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Sometimes, I find my political perch as a mainstream liberal Democrat in Orange County amazing and amusing. On the one hand, I get grief from the Oh-So-Leftists Duane Roberts and Gabriel San Roman and Libertarian Anti-Democrat Gustavo Arellano for trying to promote progressive interests in Anaheim through the Democratic Party. On the other hand, I get abuse from from the “Business Democrats” within the Democratic Party, who have never given up their long-term chokehold on the party, for praising wise stewardship on corporate subsidy issues. (Add Jose Solorio and Miguel Pulido to those three highlighted names in the Eastman endorsers graphic — of course meaning Daly, Correa, and Brandman, not Duane, GSR, and Gustavo — and you have the full list of Democrats who represent “the future of our party” that was repeatedly drummed into Democratic ears at Central Committee meetings in previous years.) I think that this may be because I’m one of the relatively few people who is actually in routine communication, fraught as it may be, with both groups.
Duane and Gabriel say that the Democratic Party stands for nothing — or at least for nothing good. I don’t see them as providing much of a solution — when you’re crowing because your movement elected one person nationwide to a City Council race in a left-wing city, that’s a sign that you’re not really hitting for power. I disagree with Duane and Gabriel that the Democratic Party is an inherently impossible vehicle for promoting the interests of the public — for all of its problems, it still seems to me to be the best hope — but some days it’s harder to make that argument than others.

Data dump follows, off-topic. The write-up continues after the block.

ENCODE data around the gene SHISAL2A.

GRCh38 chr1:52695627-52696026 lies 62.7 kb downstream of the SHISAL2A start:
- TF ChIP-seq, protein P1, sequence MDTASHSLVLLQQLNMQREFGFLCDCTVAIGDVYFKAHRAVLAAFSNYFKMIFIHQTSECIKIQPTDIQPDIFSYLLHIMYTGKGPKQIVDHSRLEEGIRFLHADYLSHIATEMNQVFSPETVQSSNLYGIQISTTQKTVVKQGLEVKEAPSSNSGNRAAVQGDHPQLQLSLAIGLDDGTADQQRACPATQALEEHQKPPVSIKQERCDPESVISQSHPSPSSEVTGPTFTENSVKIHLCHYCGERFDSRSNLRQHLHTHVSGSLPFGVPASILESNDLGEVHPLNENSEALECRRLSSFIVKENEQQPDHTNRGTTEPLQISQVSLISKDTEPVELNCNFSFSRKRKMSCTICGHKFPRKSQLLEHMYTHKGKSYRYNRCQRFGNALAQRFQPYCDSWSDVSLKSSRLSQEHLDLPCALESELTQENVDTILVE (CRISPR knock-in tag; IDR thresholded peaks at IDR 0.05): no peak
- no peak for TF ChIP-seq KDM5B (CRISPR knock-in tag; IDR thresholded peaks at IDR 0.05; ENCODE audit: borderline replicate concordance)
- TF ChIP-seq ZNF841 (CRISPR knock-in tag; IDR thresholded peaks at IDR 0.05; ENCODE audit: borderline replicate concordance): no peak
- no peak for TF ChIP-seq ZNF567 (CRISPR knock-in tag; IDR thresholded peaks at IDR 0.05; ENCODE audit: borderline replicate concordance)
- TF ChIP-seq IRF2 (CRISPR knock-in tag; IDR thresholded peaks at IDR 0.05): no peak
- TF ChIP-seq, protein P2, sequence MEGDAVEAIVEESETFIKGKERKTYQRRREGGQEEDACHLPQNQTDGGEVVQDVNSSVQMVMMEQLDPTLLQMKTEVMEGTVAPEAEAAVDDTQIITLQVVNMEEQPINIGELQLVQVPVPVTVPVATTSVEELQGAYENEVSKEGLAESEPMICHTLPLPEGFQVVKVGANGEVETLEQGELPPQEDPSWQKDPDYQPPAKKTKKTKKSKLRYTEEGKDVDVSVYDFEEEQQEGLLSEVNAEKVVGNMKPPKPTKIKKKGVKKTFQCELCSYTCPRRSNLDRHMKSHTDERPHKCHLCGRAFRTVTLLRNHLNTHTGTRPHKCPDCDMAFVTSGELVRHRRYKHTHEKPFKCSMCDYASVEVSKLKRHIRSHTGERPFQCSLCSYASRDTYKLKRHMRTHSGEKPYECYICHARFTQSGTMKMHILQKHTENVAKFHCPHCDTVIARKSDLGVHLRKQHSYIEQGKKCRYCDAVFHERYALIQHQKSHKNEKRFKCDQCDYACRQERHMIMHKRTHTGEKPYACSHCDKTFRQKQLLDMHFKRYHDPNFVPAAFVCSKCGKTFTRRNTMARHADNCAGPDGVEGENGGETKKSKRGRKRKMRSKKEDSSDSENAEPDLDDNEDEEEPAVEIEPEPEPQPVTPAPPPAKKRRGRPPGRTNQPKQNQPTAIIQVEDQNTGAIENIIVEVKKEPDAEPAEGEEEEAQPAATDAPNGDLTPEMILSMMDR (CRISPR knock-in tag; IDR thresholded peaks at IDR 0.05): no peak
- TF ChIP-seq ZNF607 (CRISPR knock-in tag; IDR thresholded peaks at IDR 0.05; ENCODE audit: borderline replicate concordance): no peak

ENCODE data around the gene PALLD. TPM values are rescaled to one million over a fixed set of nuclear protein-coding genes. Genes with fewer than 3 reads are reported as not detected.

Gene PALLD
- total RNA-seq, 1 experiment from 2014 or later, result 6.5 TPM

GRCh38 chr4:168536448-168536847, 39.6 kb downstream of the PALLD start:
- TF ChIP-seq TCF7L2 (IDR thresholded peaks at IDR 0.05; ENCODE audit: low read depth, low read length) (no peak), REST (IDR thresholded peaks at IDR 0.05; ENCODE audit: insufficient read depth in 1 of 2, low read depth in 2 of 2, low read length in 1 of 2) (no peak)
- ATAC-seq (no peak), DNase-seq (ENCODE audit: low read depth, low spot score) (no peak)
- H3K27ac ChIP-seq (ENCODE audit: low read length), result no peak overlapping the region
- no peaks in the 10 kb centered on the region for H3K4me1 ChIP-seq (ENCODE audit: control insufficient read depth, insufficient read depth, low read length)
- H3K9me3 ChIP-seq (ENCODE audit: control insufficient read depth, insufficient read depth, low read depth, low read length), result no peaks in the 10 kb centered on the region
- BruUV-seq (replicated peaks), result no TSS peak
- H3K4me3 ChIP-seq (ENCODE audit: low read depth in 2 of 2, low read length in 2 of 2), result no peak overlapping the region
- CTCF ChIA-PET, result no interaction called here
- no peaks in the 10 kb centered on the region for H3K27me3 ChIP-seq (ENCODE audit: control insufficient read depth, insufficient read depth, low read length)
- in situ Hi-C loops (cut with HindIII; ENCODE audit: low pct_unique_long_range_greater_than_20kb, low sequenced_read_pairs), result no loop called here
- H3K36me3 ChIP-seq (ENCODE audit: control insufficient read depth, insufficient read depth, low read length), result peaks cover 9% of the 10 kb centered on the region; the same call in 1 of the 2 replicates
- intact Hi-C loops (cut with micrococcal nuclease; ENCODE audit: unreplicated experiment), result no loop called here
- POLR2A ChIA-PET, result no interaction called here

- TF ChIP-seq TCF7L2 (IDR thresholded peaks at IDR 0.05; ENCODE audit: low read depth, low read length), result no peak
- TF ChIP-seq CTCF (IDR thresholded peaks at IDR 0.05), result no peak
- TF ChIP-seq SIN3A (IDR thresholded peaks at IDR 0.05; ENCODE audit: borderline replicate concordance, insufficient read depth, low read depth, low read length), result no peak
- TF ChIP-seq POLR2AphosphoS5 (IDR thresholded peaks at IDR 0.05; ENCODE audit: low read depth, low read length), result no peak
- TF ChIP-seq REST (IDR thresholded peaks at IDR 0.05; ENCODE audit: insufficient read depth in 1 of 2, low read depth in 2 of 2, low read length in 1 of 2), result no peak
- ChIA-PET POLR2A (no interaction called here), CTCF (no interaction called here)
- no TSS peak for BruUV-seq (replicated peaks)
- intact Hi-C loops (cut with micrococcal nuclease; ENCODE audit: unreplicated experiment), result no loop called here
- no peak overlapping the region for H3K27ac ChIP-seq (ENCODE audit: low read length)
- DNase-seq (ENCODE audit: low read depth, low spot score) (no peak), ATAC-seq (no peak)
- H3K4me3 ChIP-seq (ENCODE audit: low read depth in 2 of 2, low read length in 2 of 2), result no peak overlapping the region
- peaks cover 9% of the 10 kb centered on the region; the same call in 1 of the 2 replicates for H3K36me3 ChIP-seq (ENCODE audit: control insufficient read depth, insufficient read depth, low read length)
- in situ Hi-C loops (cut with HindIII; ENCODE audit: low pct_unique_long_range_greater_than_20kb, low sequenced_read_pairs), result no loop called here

This day, when the above pitch for Eastman came out, is one of those days.
And if you’re keeping track, at left you’ll see the flyer from Kris Murray’s re-election event from late June. The third name listed on the Host Committee: Jordan Brandman. The retiring Lion of the Building Trades, Jim Adams, is a bit further down the list.
It seems to me that there is going to be a big constituency available next year for opposing Anaheim’s gigantic tax (or tax receipt, if you want to be precise) giveaways to big corporate interests. One current question is whether any viable Democratic candidates will be in the race to take advantage of it. (Republican candidates may well be running on such a platform. In much of the country, and even in much of our own county, this would be considered ironic.) At least Sen. Correa and Asmb. Daly are apparently open to the prospect of supporting one Democrat against Murray; unless the size of the Council is expanded next June, Brandman’s dance card is full.
The other question, of course, is whom these three Democrats will support in the race for Mayor. One would think that it would be Galloway — but does it really make sense to support Eastman and Murray, on the one hand, and Galloway on the other?
And what if Galloway does end up running for Council, if the system remains at-large, rather than for Mayor? Would they support Kring over Tait? (Yeah, one would think so, wouldn’t one?)
From the perspective of Anaheim voters, my suspicion is that all of the names on Eastman’s flyer seem to come from one party. After all, they’re all supporting the same one candidate — the candidate of OC TAX PAC, which is ironically (or maybe not so ironically, given that that future General Fund revenue might go largely to funding Social Services in what is expected to become a less wealthy city) supporting a candidate from the “loot the City Treasury” faction. Surely, there is another faction — the “wise stewardship” faction — but is there a party willing to be behind it?
Part of the Republican Party — Tait and his many supporters from there — is behind it. The only City Council-level leader among Democrats that is behind it is Galloway. Failing to keep up with the Republican faction — for the sake of a bunch of campaign contributions but at the cost of muddling our fundamental message — seems like an immensely stupid move for Democrats. Are we really betting that people won’t catch on?
Perhaps we are — but if so, it’s going to be over some raucous internal dissension. That may not be much, but it’s the best that some of us in the party can do.
And do you know what some within the party call us for that dissension? ”Bad Democrats.” (Oh well — at least it can give Duane and Gabriel a good laugh.)
We can all look forward to seeing Kring’s list of endorsers, when it comes out. This will be interesting.